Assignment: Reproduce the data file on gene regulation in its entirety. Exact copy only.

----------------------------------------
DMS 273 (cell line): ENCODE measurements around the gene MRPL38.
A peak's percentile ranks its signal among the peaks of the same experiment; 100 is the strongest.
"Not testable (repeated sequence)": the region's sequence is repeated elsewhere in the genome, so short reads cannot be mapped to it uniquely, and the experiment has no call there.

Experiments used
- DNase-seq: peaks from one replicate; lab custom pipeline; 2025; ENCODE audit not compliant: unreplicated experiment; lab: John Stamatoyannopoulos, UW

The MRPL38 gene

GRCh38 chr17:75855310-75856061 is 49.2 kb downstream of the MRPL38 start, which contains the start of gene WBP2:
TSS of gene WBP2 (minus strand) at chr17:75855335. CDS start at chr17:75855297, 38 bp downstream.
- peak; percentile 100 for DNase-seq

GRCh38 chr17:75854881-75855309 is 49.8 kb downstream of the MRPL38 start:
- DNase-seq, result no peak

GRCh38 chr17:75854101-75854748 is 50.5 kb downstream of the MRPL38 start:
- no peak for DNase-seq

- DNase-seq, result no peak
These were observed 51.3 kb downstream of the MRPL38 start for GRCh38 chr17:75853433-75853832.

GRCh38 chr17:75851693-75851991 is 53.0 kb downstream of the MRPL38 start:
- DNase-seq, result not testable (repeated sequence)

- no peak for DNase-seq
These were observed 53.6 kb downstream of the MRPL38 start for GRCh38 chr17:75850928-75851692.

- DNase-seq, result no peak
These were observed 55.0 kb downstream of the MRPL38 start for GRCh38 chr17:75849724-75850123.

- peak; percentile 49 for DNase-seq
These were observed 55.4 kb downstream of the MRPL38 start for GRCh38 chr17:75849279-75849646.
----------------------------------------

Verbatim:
DMS 273 (cell line): ENCODE measurements around the gene MRPL38.
A peak's percentile ranks its signal among the peaks of the same experiment; 100 is the strongest.
"Not testable (repeated sequence)": the region's sequence is repeated elsewhere in the genome, so short reads cannot be mapped to it uniquely, and the experiment has no call there.

Experiments used
- DNase-seq: peaks from one replicate; lab custom pipeline; 2025; ENCODE audit not compliant: unreplicated experiment; lab: John Stamatoyannopoulos, UW

The MRPL38 gene

GRCh38 chr17:75855310-75856061 is 49.2 kb downstream of the MRPL38 start, which contains the start of gene WBP2:
TSS of gene WBP2 (minus strand) at chr17:75855335. CDS start at chr17:75855297, 38 bp downstream.
- peak; percentile 100 for DNase-seq

GRCh38 chr17:75854881-75855309 is 49.8 kb downstream of the MRPL38 start:
- DNase-seq, result no peak

GRCh38 chr17:75854101-75854748 is 50.5 kb downstream of the MRPL38 start:
- no peak for DNase-seq

- DNase-seq, result no peak
These were observed 51.3 kb downstream of the MRPL38 start for GRCh38 chr17:75853433-75853832.

GRCh38 chr17:75851693-75851991 is 53.0 kb downstream of the MRPL38 start:
- DNase-seq, result not testable (repeated sequence)

- no peak for DNase-seq
These were observed 53.6 kb downstream of the MRPL38 start for GRCh38 chr17:75850928-75851692.

- DNase-seq, result no peak
These were observed 55.0 kb downstream of the MRPL38 start for GRCh38 chr17:75849724-75850123.

- peak; percentile 49 for DNase-seq
These were observed 55.4 kb downstream of the MRPL38 start for GRCh38 chr17:75849279-75849646.